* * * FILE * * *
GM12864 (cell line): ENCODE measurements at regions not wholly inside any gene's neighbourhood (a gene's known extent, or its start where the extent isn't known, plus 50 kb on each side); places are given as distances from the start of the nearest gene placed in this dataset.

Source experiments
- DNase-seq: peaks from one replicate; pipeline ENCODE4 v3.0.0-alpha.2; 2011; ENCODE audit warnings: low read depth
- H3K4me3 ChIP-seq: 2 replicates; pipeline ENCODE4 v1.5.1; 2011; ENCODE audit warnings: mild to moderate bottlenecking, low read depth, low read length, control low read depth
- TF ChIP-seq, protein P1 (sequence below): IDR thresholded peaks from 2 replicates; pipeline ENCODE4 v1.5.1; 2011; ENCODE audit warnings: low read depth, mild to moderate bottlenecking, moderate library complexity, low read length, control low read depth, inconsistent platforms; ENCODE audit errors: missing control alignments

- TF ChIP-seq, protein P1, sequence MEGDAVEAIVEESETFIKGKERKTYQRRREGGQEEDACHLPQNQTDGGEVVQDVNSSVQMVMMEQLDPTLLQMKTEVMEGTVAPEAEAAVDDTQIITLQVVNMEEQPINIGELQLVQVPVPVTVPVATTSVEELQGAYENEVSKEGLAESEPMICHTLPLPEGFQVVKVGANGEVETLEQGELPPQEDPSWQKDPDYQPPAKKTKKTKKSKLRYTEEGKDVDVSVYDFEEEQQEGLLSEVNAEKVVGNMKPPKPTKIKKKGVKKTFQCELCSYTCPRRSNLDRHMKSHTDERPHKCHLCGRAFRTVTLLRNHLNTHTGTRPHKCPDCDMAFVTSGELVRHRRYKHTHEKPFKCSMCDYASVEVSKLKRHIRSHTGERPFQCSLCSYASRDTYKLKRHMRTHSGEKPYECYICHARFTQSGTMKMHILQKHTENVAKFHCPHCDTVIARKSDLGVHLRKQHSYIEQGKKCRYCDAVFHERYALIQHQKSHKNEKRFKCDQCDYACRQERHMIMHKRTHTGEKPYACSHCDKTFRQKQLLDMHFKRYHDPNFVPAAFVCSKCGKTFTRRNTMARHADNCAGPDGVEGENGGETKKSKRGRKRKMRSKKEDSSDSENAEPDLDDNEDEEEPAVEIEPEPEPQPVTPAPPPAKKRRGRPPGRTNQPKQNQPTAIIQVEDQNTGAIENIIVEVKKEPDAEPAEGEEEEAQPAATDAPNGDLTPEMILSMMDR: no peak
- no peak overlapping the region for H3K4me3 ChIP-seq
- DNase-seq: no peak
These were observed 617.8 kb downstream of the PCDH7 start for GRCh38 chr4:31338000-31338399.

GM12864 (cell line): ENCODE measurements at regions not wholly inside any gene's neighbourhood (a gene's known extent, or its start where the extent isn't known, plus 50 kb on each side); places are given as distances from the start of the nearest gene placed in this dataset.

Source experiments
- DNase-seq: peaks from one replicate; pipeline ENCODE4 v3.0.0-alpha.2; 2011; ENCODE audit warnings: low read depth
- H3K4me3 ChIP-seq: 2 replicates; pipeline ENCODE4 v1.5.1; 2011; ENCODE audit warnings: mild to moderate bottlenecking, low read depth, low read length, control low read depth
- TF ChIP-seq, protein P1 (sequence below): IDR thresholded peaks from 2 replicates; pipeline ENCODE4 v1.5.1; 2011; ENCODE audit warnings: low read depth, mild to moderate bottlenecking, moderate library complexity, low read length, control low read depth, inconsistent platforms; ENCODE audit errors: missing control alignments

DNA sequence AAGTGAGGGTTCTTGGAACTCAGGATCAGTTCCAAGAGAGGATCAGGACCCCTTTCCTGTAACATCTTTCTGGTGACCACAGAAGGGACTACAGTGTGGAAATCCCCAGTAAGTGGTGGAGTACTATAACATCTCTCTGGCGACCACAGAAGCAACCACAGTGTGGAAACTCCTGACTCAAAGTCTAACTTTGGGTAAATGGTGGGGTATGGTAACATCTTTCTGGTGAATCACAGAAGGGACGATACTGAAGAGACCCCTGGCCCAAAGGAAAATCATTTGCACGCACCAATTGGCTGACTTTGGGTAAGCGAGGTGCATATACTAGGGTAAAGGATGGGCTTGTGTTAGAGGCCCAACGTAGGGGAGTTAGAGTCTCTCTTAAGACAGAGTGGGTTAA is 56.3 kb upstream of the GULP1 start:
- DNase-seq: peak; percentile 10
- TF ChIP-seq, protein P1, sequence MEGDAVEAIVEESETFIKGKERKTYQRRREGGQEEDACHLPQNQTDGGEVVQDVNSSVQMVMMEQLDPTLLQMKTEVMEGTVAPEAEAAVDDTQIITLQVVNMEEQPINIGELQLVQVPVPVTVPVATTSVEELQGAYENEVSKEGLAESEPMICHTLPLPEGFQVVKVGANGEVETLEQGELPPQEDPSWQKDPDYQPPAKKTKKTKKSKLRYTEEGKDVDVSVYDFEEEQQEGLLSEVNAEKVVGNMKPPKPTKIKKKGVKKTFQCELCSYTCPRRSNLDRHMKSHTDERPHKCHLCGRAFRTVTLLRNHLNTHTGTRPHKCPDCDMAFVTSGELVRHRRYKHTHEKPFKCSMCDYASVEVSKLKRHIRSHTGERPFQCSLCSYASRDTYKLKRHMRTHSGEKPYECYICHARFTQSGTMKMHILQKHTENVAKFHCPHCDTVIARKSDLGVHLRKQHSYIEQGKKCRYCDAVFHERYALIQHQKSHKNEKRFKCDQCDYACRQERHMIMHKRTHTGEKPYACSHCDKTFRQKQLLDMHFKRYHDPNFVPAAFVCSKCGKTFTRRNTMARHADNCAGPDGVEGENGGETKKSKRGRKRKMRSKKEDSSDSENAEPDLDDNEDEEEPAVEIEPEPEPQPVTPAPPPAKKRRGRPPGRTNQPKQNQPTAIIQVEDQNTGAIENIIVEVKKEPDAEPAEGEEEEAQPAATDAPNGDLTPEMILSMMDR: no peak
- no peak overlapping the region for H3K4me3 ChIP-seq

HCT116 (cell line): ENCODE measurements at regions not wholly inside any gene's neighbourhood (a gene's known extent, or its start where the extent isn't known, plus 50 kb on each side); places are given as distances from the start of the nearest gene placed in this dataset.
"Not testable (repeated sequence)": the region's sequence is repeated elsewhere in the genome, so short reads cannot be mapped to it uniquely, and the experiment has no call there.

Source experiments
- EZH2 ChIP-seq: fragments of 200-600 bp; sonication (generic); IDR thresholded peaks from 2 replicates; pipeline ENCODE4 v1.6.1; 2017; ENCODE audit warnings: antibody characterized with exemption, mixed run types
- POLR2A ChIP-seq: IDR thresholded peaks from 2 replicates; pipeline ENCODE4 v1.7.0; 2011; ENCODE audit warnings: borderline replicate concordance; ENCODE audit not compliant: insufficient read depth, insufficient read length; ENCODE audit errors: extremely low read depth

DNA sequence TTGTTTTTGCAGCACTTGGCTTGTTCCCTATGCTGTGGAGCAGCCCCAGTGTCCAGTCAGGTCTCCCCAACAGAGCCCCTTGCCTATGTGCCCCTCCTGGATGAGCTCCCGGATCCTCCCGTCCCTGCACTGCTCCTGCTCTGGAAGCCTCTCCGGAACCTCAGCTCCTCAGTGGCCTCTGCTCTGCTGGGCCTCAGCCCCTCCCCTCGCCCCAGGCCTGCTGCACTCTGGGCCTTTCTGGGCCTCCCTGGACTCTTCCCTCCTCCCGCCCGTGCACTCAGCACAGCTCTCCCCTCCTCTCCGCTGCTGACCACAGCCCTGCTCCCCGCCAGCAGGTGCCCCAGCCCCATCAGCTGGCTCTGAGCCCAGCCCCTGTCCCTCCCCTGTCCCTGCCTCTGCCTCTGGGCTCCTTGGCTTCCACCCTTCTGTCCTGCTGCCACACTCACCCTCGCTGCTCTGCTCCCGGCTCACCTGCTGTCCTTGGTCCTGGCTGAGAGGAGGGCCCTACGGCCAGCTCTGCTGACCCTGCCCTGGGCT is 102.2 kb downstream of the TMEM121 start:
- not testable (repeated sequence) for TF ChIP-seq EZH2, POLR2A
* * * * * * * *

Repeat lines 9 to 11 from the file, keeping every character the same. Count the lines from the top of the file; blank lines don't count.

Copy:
These were observed 617.8 kb downstream of the PCDH7 start for GRCh38 chr4:31338000-31338399.

GM12864 (cell line): ENCODE measurements at regions not wholly inside any gene's neighbourhood (a gene's known extent, or its start where the extent isn't known, plus 50 kb on each side); places are given as distances from the start of the nearest gene placed in this dataset.

Source experiments